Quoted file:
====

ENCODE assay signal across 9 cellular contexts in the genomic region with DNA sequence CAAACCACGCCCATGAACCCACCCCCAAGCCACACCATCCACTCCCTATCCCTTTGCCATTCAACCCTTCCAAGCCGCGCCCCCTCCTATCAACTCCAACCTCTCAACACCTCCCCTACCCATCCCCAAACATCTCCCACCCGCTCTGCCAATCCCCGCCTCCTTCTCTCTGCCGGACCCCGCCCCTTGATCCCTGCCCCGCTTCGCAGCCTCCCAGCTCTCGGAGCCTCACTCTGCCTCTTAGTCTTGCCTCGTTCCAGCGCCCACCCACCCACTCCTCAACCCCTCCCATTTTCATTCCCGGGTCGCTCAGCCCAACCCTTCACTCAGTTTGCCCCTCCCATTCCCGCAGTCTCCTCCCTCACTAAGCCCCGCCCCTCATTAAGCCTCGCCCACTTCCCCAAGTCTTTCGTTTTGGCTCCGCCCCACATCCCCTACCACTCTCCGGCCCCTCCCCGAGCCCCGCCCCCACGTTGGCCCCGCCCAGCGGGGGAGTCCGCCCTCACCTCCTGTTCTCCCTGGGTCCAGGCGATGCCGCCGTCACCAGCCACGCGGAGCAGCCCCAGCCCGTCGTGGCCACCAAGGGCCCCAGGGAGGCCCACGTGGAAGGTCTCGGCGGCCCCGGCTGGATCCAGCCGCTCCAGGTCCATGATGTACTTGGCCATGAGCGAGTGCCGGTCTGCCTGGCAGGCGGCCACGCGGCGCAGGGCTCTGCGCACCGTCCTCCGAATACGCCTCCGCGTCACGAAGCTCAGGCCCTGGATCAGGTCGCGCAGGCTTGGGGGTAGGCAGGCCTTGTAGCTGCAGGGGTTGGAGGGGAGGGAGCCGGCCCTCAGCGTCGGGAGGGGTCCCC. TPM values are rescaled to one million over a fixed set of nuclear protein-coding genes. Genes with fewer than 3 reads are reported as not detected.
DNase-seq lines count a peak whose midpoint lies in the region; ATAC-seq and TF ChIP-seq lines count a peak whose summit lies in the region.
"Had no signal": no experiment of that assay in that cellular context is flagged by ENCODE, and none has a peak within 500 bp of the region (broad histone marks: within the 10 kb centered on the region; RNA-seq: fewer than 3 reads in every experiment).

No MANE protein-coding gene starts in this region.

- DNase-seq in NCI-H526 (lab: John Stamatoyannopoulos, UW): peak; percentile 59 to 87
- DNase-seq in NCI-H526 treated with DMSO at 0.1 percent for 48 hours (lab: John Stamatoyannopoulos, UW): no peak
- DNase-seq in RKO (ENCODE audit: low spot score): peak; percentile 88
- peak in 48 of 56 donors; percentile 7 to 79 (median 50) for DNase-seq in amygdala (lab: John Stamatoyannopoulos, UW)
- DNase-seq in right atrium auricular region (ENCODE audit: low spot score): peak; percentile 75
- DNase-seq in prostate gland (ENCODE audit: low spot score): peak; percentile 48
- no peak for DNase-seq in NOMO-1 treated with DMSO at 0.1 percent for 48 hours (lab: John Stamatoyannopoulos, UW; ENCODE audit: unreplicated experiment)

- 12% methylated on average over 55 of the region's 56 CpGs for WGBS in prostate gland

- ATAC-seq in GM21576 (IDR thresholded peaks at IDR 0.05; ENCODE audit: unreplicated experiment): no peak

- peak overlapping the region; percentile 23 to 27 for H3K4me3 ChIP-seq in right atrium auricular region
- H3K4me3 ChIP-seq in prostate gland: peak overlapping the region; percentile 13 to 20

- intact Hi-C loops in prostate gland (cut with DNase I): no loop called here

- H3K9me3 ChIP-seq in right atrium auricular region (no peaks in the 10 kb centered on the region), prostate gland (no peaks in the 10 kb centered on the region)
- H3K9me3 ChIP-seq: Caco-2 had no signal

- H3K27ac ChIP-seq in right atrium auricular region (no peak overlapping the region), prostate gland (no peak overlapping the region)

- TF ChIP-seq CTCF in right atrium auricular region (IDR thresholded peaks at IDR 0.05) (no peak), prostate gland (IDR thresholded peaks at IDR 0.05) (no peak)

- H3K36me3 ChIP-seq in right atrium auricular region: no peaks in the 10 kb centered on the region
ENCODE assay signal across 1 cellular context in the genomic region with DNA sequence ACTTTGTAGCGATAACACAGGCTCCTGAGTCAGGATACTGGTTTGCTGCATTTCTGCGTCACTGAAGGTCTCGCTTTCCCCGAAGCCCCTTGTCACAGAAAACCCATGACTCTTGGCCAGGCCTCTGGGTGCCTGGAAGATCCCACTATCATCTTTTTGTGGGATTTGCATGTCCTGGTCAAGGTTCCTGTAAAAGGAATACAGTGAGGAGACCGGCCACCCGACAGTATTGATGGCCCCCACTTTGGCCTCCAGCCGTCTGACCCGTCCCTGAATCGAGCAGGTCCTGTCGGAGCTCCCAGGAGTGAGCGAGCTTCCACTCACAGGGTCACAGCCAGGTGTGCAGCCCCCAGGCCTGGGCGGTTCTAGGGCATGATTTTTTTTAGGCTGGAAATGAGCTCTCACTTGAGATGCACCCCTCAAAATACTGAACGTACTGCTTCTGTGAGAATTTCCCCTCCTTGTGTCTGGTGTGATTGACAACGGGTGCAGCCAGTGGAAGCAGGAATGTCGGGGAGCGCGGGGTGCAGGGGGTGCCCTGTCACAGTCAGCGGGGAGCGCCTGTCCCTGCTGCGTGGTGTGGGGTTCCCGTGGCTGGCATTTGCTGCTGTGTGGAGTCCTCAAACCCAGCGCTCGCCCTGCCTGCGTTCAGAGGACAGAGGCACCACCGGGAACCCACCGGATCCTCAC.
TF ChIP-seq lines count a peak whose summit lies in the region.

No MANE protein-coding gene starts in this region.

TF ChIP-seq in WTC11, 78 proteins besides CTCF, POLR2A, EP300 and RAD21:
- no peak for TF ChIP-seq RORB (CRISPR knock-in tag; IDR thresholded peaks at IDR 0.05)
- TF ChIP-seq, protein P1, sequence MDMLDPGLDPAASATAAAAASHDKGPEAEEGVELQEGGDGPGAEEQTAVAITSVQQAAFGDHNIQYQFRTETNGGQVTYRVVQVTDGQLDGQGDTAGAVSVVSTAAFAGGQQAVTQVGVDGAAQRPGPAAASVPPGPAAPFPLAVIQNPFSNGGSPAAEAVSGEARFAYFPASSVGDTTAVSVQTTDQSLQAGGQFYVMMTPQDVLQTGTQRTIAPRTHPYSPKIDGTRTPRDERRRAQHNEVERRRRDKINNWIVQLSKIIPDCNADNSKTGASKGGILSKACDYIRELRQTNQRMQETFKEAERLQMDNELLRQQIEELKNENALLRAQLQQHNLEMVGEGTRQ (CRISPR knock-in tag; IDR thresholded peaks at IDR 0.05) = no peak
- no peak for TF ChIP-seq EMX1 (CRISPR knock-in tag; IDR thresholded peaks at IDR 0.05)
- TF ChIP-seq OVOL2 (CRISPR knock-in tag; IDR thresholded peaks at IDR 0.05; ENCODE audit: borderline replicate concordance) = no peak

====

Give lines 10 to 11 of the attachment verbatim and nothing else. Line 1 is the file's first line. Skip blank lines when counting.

- DNase-seq in prostate gland (ENCODE audit: low spot score): peak; percentile 48
- no peak for DNase-seq in NOMO-1 treated with DMSO at 0.1 percent for 48 hours (lab: John Stamatoyannopoulos, UW; ENCODE audit: unreplicated experiment)